Image © Mara Eastern (Used with permission)
Weave a tale in which you experience an emergency call to go to a friend/family member’s aid and getting there is by coach/bus
The phone rang at three minutes after midnight. My eldest daughter sounded frantic as she told me about the call from the hospital that Aunty Clovis was about to breathe her last.
Normally I would have hung up after complaining bitterly about being woken at such an ungodly hour.
Aunty Clovis was our family’s eccentric relative. A single woman and a woman of considerable means. Aunty Clovis was loaded and the only family member who was.
My daughter made it clear I had to get the hospital ahead of my sister Betty as we all knew Betty was a vulture in disguise capable of manipulating the dying Aunty Clovis into signing over everything to her.
In a flash I was out of bed and into my jeans.
I grabbed my car keys just as the thought hit me. My car was in for repairs. Damn!!
The last bus was at twelve thirty and I had three minutes to get to the bus stop.
Out the door and down the steps out onto the street just as the last bus trundled around the corner.
Once on board I estimated it would take at this time of night twenty minutes to get to the hospital.
There was no one else on the bus; after all most sensible people were home tucked into their beds.
The driver nodded to me as I swiped my travel card and off we went. The first traffic light was red and coincidentally so was every one after that.
Then the driver stopped at the all night bakery to pick up his breakfast, had a very long chat with the baker before we set off again.
Then it was a stop at the newsagent to collect his paper, another chat and we moved off again.
As we made our way through the sleeping town I thought about Aunty Clovis. She owned a string of hotels up and down the coast. She’d journey from one to the other during the course of the year telling us she needed to check up on the thieving managers, as she liked to call them.
As a kid Aunty Clovis had been this loud and charismatic character, my dad’s youngest sister. She’d come to visit a few times and it was the only time I ever saw dad sitting on the front veranda with anyone. My Aunt liked to be outside and would drag dad out to the veranda and there regale him and us kids with her tales of adventure. As a young woman Clovis had travelled the world and had a million and one stories. Dad would always say after she left that she romanticised the past to her benefit. As far as I was concerned she was the most interesting person in my life and I hung off all her stories.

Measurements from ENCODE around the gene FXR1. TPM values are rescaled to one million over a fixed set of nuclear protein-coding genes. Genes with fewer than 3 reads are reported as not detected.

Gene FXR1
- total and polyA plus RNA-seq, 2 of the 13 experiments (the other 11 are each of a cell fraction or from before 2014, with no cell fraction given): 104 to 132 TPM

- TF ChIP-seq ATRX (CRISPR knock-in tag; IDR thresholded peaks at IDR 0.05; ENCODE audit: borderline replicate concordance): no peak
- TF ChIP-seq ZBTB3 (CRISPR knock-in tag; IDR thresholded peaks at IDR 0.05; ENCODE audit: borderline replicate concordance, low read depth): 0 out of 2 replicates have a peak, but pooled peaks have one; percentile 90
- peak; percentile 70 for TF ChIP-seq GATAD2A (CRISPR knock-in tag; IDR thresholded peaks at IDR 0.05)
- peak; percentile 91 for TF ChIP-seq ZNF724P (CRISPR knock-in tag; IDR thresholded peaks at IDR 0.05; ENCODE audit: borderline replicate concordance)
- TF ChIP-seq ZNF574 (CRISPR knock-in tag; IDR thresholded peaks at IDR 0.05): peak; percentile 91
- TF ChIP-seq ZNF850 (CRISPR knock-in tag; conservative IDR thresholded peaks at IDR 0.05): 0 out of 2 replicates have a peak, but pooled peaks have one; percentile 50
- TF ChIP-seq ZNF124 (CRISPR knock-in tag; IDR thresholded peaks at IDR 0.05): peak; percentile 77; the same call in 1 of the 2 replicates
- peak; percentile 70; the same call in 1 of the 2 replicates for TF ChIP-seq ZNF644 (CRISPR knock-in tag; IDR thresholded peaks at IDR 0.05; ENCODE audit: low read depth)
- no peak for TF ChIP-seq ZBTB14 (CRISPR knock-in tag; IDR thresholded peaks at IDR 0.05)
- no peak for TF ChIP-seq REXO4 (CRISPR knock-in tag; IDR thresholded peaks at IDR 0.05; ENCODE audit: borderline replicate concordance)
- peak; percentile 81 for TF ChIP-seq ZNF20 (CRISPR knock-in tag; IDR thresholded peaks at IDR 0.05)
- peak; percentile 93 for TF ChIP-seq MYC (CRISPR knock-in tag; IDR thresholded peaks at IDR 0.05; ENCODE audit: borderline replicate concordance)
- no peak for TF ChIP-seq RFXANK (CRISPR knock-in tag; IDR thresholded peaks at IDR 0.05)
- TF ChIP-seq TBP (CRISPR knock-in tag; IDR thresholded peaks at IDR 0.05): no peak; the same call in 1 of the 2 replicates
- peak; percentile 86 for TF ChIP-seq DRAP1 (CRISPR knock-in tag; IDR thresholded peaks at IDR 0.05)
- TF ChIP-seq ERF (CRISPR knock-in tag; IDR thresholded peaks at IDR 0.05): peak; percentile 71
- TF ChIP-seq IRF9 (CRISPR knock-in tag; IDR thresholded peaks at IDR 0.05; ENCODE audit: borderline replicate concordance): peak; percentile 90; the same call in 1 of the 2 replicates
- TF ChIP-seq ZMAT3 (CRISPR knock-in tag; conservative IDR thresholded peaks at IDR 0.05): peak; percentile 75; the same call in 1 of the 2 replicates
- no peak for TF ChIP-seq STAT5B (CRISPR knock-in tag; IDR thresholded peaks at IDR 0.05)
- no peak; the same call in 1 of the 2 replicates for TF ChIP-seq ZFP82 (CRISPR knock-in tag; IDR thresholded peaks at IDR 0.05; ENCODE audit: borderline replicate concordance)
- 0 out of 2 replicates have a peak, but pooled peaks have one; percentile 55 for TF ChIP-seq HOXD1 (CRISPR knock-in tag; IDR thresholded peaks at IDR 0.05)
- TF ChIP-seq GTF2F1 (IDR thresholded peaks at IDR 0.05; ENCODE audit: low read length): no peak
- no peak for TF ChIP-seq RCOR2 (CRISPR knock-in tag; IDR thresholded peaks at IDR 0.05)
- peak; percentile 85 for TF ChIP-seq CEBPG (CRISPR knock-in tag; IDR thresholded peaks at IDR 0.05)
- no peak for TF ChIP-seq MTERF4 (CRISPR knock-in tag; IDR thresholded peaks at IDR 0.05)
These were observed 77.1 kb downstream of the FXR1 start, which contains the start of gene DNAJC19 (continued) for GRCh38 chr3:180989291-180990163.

I was awakened from my memories by the bus pulling up at the hospital stop.
I jumped off and made my way into the hospital. In her room I found my sister Betty, tears on her cheeks looking decidedly upset.
Seems Aunty Clovis had breathed her last as I made my way in. My eldest was there handing Betty tissues.
Betty looked at me and said without saying it that our Aunt was now gone.
For the next ten minutes she told me how important our Aunt was to her.
My sister had an ability to bung it on, make out she knew the meaning of sincerity when we all knew she was the most self-centred woman on the planet.
I sat and listened, nodded where I should have and replied with an appropriate ‘yes’ and ‘no’.
In the end she took a deep breath and asked me if Aunty Clovis had a will.
I shrugged indifference and stared at the face of the now dead Aunt. After a time of silence, Betty left saying she’d call to discuss the funeral. I stayed for a while with my Aunt before I realised I’d have to walk home as my daughter had left to go home to her kids.
At the hospital bus stop sat the bus I’d come on. The driver opened the doors as I approached, invited me in saying he figured I’d need a lift home.